Tax insurance for funds and asset management
Sponsored byBMS Group
In this interview, Richard Taylor-Whiteway, head of tax at Brockwell Capital, talks to Jessica Bradley, associate director at BMS Group, about the various opportunities for funds to use tax liability insurance (TLI).
Jessica: Why would a fund or institutional asset manager want to insure tax risk?
Richard: The precise risk will depend on the nature of the fund – private equity (PE), real estate (RE), credit, or hedge. Ultimately, the key driver for using tax insurance will be the same – to maximise returns for investors and protect against potentially material tax leakage.
From a structural perspective, tax insurance can be a useful tool to mitigate any risk that investors will be worse off from a tax standpoint than if they had invested directly. This can allow proceeds to be returned to investors when investments are disposed of, the fund is wound-up, or otherwise. Interestingly, we have encountered references in fund documentation to managers considering tax insurance as part of a prudent tax strategy to attract investors.
At an investment level, tax insurance can be used to protect modelled returns to the fund. For PE and RE funds, this can apply to both operational activity by giving certainty of tax treatment – e.g. What is the VAT treatment of a certain supply? – and mergers and acquisitions (M&A) by preventing ‘trapped cash’ relating to an escrow, specific indemnity, etc or to otherwise deal with identified due diligence matters. Whereas a credit fund may require that a borrower considers insurance for tax matters – e.g. identified in due diligence – in order to get comfortable during their underwriting process.
Advisers to institutional investors can be confronted with the inability to offer certainty with millions of dollars of tax at risk. Insurance can provide additional comfort over and above relying on diligence alone and offer a quicker alternative to seeking a tax authority ruling or clearance.
Jessica: Regarding your point on fund documentation, I suspect using TLI to manage structural tax risks could also aid side letter negotiation with investors.
Richard: Yes, exactly. Comfort could be sought via side letter or, as some managers do not grant side letters, it can be helpful to confirm that the manager is at least aware that insurance is a possibility.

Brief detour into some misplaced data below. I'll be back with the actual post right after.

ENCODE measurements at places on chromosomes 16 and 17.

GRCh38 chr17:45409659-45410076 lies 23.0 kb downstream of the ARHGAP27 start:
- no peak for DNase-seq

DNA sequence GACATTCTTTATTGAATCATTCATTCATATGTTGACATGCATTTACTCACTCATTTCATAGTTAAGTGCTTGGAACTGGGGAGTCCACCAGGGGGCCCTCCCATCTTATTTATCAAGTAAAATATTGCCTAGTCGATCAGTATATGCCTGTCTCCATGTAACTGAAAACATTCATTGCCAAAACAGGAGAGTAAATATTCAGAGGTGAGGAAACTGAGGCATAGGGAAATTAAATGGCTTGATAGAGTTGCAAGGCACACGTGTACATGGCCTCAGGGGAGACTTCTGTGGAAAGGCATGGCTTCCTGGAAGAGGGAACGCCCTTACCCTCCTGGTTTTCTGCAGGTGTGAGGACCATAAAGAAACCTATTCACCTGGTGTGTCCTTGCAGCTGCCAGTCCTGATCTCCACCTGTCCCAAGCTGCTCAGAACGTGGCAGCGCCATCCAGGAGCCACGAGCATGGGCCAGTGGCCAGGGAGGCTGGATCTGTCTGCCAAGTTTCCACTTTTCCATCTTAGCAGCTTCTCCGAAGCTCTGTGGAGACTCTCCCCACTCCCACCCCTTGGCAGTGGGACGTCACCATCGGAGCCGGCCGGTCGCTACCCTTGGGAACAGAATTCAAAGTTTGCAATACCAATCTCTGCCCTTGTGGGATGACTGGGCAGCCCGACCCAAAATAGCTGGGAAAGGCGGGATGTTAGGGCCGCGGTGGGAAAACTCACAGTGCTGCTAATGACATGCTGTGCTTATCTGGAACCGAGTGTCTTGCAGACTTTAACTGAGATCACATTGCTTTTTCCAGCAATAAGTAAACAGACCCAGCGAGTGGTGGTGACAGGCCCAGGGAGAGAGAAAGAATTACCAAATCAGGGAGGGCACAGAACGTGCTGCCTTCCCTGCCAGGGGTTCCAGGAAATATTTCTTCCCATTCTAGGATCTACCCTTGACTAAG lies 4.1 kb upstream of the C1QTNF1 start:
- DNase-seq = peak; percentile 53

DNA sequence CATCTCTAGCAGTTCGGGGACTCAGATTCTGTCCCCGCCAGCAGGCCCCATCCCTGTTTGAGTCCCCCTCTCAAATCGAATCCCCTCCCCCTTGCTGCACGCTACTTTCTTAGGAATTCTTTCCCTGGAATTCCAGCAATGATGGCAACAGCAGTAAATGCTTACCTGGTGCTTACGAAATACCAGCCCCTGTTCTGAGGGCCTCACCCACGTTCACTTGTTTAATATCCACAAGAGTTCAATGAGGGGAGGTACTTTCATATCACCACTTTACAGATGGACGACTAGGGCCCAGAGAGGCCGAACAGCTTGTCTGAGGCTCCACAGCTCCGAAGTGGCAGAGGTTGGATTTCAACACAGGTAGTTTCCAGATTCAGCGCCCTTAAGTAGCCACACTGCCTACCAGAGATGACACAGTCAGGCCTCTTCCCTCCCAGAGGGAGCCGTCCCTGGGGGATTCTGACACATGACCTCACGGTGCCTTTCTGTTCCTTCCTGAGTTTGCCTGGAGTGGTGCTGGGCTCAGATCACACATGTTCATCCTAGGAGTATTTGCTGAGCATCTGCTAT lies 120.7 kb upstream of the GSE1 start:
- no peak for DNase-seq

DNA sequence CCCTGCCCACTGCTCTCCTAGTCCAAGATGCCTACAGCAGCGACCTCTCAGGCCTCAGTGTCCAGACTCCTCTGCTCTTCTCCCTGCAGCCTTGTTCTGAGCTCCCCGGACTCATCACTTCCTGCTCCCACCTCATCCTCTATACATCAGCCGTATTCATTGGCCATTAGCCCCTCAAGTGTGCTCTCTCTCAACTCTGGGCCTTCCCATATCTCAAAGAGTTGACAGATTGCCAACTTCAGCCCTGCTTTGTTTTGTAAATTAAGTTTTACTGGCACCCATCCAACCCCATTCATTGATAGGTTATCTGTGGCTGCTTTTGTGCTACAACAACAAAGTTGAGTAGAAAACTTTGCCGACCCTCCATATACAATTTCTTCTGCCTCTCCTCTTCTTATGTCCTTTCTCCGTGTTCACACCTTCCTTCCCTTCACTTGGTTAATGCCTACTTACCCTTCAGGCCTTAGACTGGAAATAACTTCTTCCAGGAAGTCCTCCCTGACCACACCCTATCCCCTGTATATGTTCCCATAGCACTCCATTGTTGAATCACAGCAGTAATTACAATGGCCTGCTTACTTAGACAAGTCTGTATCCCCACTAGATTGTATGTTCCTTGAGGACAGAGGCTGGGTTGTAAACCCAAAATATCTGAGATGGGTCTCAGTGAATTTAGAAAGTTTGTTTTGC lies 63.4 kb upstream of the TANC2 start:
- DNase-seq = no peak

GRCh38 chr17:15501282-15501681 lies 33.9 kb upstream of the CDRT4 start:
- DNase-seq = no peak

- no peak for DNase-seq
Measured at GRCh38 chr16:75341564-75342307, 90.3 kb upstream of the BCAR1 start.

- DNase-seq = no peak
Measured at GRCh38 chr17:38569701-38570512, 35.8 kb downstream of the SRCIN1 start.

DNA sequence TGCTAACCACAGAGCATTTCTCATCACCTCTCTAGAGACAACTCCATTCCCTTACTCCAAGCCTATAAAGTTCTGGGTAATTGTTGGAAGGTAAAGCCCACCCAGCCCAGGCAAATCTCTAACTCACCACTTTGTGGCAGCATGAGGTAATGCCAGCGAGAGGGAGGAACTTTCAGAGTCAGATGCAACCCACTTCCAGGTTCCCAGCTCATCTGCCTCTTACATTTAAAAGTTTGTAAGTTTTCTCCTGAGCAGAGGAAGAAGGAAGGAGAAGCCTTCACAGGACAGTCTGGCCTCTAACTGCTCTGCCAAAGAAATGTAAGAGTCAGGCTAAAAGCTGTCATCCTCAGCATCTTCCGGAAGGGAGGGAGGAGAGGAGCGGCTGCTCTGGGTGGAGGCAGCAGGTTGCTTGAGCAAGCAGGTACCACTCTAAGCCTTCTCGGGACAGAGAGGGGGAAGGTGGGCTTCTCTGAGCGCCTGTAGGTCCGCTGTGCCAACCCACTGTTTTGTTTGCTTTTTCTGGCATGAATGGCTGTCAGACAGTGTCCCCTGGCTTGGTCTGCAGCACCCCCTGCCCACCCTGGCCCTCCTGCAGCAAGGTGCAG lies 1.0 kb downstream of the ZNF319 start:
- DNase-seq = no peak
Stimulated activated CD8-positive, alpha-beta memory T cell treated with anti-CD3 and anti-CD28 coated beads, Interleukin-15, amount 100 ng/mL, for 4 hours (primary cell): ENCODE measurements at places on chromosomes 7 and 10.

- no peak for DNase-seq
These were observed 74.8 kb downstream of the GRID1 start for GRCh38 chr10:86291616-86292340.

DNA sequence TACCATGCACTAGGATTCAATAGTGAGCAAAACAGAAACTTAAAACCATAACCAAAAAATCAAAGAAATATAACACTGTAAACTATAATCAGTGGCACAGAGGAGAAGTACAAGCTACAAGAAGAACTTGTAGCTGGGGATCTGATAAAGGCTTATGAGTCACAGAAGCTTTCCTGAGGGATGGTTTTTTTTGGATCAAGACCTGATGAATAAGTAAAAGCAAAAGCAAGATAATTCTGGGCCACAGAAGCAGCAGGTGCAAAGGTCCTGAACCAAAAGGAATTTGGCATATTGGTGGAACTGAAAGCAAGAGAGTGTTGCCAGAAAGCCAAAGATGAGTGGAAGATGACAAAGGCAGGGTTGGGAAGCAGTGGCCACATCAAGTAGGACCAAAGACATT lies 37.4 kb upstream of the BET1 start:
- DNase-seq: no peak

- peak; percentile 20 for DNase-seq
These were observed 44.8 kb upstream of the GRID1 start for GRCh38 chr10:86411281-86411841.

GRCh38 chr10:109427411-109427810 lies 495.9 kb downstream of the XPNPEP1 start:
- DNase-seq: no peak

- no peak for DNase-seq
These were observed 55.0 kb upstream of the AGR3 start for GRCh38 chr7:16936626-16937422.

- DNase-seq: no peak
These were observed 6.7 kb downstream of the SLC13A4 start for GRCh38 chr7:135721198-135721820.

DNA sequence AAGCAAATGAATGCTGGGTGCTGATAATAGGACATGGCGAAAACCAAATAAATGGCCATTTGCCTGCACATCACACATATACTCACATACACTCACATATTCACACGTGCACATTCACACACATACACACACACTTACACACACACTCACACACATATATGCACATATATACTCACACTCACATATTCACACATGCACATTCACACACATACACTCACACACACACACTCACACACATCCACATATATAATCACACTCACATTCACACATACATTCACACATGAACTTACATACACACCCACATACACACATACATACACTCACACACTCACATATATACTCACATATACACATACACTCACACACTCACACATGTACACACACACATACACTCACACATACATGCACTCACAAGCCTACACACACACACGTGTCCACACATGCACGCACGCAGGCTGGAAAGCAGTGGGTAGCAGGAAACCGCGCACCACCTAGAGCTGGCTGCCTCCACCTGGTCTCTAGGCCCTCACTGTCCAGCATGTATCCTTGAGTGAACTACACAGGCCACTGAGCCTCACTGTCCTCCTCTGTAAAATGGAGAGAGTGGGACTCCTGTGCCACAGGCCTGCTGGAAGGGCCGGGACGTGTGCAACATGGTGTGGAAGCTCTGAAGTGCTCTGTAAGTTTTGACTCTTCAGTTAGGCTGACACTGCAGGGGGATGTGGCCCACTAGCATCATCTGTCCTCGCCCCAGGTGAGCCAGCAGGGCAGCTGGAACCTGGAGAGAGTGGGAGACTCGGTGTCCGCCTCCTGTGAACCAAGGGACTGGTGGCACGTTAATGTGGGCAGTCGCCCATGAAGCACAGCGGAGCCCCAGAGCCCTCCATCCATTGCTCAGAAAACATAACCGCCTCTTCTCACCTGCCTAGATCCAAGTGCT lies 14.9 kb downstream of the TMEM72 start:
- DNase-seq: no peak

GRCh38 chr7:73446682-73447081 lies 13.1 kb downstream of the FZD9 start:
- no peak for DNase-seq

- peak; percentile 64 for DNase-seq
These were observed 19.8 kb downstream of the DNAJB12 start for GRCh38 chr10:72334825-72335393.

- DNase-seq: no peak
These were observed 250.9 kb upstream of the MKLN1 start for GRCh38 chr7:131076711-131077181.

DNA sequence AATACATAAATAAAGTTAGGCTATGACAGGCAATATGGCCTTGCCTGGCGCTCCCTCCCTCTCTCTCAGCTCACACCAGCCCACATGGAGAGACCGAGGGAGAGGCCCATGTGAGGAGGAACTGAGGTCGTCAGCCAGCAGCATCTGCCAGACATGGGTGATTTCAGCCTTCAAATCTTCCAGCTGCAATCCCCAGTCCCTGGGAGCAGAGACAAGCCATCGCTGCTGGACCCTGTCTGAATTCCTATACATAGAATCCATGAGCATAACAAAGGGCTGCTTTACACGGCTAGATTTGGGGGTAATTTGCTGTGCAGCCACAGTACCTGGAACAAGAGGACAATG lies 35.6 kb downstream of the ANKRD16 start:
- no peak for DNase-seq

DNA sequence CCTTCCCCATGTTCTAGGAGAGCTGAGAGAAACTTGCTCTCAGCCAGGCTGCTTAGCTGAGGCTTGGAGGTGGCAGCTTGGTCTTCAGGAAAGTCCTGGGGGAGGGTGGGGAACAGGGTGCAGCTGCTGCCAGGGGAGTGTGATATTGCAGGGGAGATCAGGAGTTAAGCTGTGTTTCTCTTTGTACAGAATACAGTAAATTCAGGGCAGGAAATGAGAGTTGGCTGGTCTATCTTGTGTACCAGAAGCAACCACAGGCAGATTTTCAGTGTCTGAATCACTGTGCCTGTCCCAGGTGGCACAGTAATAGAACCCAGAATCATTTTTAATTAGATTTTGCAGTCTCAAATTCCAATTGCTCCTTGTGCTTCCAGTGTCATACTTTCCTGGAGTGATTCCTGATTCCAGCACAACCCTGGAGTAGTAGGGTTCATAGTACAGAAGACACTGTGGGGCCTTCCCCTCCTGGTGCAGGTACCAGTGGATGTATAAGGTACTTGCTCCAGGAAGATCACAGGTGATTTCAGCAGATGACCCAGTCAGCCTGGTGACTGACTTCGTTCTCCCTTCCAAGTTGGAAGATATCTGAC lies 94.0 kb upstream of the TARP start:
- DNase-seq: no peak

Jessica: Can you give some examples of the fund structural tax risks you referred to?
Richard: Yes – these typically relate to how cash is repatriated or how an entity is treated within a structure.
In terms of repatriation, we are regularly asked to consider insuring against withholding taxes or whether interest deductions will be denied such that they cannot be matched against income. For example, where debt is recharacterised as equity or under transfer pricing rules. Concern may arise due to developments since a structure was established which increase the risk of tax leakage. For example, the ECJ’s Danish Cases have caused several fund managers to consider the substance of their holding structures.
Alternatively, the fund may need to act in a way that was not anticipated at the time the structure was established and that may carry an element of tax risk. For example, an unregulated fund may prejudice its special tax exempt status if it is trading – does accepting an unsolicited offer to acquire its assets shortly after its own acquisition of these constitute trading activity? Insurance can provide the comfort to allow the transaction to proceed.
Jessica: I expect the increased certainty TLI offers would be a significant comfort when valuing investments for acquisition purposes, which could be of assistance when making a competitive bid.
What other tax risks do you insure that are unique to funds?
Richard: Secondaries transactions can give rise to potential tax headaches. For example, a new investor can give rise to secondary liabilities for existing investors in some jurisdictions, like transfer taxes if the fund is deemed to be a real estate rich entity. Insurance can be used to protect other investors in a scenario where it is unclear whether the rules apply and the incoming investor takes the view that it will not pay the taxes thus creating a potential secondary tax liability.
Further, a key tax concern for fund managers – other than their investors’ position – is the treatment of their incentivisation or co-investment. During 2020, we saw a huge increase in requests for cover relating to whether amounts paid to fund managers would be taxed as capital or employment income.
Jessica: Do you also insure risks from the retail investment sector?
Richard: Yes, this is also something that we have looked at. Unlike institutional risks, these typically relate to how the business itself operates and the key risk for the retail investment sector tends to be the tax treatment of the services supplied.
For example, whether VAT ought to be charged on the supply of services and/or whether a VATable supply is part of a dominant exempt supply. VAT treatment can often require a judgment call, and insurance is well-placed to offer certainty in this instance. Due to consolidation among independent financial advisers, this is often a risk identified during a purchaser’s due diligence, but we have also considered insurance on a forward-looking basis where a supply is being restructured.
Associate director, BMS Group